- Athletes like runners need more protein per day than the average person, according to a new statement from the International Association of Athletics Federations (IAAF).
- Protein is necessary for muscle building and recovery, which can improve your overall performance.
- Protein should ideally come from whole-food sources rather than shakes or supplements.
Getting enough protein in your diet is important for everyone—but especially athletes. Along with helping you feel fuller for longer, the macronutrient also helps you build and repair your muscles after a tough run or workout.
But even if you hit the recommended guidelines for the average person, you may not be getting enough protein to fuel your workouts: A new sports nutrition consensus statement released by the International Association of Athletics Federations (IAAF) and published in the International Journal of Sport Nutrition and Exercise Metabolism confirms that runners need more than the average daily guidelines.
For the average person, 0.8 to 1 gram per kilogram of bodyweight a day (0.36 to 0.45 grams per pound) is totally fine. That would be 54 to 68 grams per day for someone who is 150 pounds.
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But for anyone who is regularly active—logging long runs, track workouts, and strength training sessions, for instance—the IAAF recommends the following:
- Athletes who have a goal of weight maintenance or weight gain should consume 1.3 to 1.7 grams of protein per kilogram of bodyweight per day (0.6 to 0.77 grams per pound). That would be 88 to 116 grams for a 150-pound person. This translates to 0.3 to 0.4 grams per kilogram of bodyweight per meal—or around 20 grams of protein per meal for a 150-pound person—plus protein-filled snacks throughout your day, too, according to Louise Burke, Ph.D., head of sports nutrition at the Australian Institute of Sport and coauthor of the review that lead to the IAAF’s new statement.
- Athletes who have a goal of maintaining their muscle mass should consume 1.6 to 2.4 grams of protein per kilogram of bodyweight per day (0.7 to 1.1 grams per pound). That would be 105 grams to 165 grams for a 150-pound person.
Athletes—whether they’re doing an endurance- or resistance-based workout—need protein during the 24 hours after each key workout to maximize the adaptation and recovery stimulated by the session, according Burke.
“High-quality protein foods turn on the muscle’s protein-building machinery, then provide it with the building blocks to build new and specific proteins that make them better at the exercise they’ve just done—ranging from new muscle fibers that give strength and size to enzymes and red blood cells that promote endurance,” she told Runner’s World.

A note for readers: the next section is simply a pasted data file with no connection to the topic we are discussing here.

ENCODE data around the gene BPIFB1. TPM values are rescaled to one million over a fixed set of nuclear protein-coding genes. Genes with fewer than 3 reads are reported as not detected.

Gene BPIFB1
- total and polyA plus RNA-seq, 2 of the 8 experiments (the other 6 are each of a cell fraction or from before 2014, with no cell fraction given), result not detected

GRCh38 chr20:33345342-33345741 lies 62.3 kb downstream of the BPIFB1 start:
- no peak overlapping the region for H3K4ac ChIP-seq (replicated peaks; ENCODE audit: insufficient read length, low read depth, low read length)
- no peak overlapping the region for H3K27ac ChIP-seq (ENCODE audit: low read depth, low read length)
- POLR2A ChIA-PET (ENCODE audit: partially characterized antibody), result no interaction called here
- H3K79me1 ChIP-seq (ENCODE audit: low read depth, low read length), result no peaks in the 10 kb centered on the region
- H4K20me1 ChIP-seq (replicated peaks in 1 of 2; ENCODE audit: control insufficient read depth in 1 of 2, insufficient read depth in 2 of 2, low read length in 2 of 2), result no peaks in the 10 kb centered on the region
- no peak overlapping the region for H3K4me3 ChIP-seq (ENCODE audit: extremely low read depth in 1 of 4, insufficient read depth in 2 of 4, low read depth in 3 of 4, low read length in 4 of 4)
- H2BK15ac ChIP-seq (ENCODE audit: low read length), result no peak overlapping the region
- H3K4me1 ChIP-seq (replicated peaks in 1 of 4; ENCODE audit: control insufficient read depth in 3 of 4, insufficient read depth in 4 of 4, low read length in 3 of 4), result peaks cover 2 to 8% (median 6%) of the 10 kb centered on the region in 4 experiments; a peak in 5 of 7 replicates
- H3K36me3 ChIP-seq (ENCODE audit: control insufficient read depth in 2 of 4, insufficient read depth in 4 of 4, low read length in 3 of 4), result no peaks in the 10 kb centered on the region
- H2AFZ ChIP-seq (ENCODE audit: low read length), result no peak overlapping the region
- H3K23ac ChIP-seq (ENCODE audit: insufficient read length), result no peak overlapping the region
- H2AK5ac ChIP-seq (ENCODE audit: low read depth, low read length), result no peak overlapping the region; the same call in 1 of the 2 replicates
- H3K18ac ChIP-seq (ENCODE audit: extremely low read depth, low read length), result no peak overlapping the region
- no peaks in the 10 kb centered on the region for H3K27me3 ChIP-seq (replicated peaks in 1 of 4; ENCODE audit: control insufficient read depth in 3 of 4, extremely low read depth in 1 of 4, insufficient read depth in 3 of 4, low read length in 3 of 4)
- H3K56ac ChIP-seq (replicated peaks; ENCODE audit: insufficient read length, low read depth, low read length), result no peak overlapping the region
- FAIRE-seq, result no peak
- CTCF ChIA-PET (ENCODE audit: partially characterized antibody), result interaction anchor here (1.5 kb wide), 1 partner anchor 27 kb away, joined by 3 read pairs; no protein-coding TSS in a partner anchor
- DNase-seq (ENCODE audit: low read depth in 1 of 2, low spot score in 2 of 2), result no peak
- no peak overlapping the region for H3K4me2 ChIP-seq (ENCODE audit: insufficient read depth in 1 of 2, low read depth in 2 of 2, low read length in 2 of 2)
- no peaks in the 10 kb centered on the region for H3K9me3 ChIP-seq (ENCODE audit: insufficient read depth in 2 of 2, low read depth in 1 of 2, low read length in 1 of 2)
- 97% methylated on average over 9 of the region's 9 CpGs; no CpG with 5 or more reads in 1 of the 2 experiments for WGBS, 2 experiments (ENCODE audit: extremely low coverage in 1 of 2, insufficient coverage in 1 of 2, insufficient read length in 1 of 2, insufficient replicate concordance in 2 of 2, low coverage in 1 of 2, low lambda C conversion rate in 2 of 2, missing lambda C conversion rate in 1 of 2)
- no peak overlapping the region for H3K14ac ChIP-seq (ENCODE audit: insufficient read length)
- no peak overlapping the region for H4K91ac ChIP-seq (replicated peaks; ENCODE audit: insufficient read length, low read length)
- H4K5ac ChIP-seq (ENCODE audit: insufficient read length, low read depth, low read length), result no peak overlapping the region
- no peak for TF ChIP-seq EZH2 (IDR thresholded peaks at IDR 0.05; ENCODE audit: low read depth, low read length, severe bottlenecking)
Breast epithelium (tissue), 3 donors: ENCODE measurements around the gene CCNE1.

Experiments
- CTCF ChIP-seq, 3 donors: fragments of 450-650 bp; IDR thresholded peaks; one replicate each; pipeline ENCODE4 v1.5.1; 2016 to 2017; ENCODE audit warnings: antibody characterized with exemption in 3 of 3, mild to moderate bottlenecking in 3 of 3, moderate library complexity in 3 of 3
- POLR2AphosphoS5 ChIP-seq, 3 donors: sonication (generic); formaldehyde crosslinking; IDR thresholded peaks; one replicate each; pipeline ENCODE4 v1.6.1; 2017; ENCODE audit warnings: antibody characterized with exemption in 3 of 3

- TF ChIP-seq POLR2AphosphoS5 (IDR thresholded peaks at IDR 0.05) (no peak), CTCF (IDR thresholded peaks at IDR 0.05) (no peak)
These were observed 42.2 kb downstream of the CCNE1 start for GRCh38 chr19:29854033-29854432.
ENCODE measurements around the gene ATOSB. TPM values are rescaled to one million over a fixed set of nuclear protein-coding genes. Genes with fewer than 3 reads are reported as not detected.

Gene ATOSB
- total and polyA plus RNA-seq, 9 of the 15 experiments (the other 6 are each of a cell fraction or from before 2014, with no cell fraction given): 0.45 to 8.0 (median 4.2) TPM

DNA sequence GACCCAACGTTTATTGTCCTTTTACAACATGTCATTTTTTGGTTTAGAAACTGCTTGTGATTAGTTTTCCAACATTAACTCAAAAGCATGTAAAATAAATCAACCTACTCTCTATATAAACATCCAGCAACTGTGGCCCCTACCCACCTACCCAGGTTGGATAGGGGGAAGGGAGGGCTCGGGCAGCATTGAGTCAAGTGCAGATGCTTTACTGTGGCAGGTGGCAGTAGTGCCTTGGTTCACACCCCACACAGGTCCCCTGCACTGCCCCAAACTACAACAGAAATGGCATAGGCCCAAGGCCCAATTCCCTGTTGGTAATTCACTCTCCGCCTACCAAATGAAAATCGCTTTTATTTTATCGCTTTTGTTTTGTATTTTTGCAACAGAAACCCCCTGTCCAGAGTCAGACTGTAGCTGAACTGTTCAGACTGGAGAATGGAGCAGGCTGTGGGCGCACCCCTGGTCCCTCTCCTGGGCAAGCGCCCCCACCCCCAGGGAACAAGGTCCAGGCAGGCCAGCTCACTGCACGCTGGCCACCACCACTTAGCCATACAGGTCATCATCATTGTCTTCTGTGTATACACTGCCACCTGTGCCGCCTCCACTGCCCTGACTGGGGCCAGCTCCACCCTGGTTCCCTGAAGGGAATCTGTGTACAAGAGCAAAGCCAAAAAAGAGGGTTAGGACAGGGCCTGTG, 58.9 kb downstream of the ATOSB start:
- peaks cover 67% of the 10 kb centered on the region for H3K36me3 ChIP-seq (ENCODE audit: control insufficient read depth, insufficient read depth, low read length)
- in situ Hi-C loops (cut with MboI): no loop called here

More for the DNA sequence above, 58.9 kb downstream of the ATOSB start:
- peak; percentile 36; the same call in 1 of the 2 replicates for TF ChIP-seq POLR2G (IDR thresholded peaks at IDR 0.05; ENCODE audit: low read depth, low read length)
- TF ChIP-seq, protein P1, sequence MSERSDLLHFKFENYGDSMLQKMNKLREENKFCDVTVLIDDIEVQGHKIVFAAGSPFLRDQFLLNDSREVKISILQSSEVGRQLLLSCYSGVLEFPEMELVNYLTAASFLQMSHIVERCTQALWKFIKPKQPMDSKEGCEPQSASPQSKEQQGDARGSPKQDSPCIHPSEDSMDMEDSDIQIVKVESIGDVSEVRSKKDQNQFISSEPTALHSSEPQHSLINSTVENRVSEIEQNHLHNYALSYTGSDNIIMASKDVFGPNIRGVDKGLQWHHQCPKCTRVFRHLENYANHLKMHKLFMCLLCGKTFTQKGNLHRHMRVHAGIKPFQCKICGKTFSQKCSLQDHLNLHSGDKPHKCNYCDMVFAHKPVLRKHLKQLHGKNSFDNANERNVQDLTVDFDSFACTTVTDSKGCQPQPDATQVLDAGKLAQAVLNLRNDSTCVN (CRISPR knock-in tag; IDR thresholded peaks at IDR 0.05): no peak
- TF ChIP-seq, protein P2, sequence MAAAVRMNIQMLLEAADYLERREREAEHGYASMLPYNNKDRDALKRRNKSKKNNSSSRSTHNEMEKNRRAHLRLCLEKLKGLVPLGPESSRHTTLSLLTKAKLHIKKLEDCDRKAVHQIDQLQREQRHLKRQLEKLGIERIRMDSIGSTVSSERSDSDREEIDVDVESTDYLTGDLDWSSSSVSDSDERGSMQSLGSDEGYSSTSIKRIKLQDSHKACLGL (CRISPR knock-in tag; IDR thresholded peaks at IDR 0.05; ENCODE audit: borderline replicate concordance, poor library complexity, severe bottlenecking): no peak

However, it’s more important to focus on spreading your protein intake out over the day rather than the total amount consumed, Burke said.
“Exercise stimulates the muscle to increase its capacity for building new proteins for at least 24 hours—but to take advantage of this, we need to continually add the further stimulus of dietary protein,” she said. “The best way to achieve this is by consuming protein soon after the workout, then following up again every three to five hours with another protein-rich meal or snack [in addition to your main meals.].”
It’s also worth noting that consuming a very high amount of protein (at least 2.5 grams per kilogram of bodyweight per day, or 1.13 grams per pound) doesn’t offer any more performance-enhancing benefits than consuming the recommended amount. This is because protein synthesis—the process of building muscle mass—is maxed out around 20 grams of protein at one time.
The IAAF’s statement recommends whole-food sources of protein rather than supplements, since not only are they generally less expensive, but they can offer a range of other nutrients.
For instance, you’ll get calcium and antioxidants by making a berry smoothie or omega-3 fatty acids and carbs from tuna on crackers for a fraction of the price of a premade protein drink, Burke said. Additionally, if you only take calcium supplements or only take fish oil supplements, you won’t get any of the other nutrients like carbs or antioxidants.
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But that’s not to say there aren’t circumstances where a protein shake comes in handy and is necessary—it’s better to use them for protein than not get any protein at all.
“If you’re training or competing in an environment where there’s no opportunity to store foods safely or prepare them, the practical solution comes from making a recovery shake from powder and water, or having a tetra-pack drink in your bag,” Burke said.
The bottom line: Consuming about 20 grams of protein per meal—from whole foods such as beef, chicken, fish, eggs, milk, cheese, yogurt, and soy—will help build stronger muscles and help them recover from a workout, and improve your training and racing performance overall.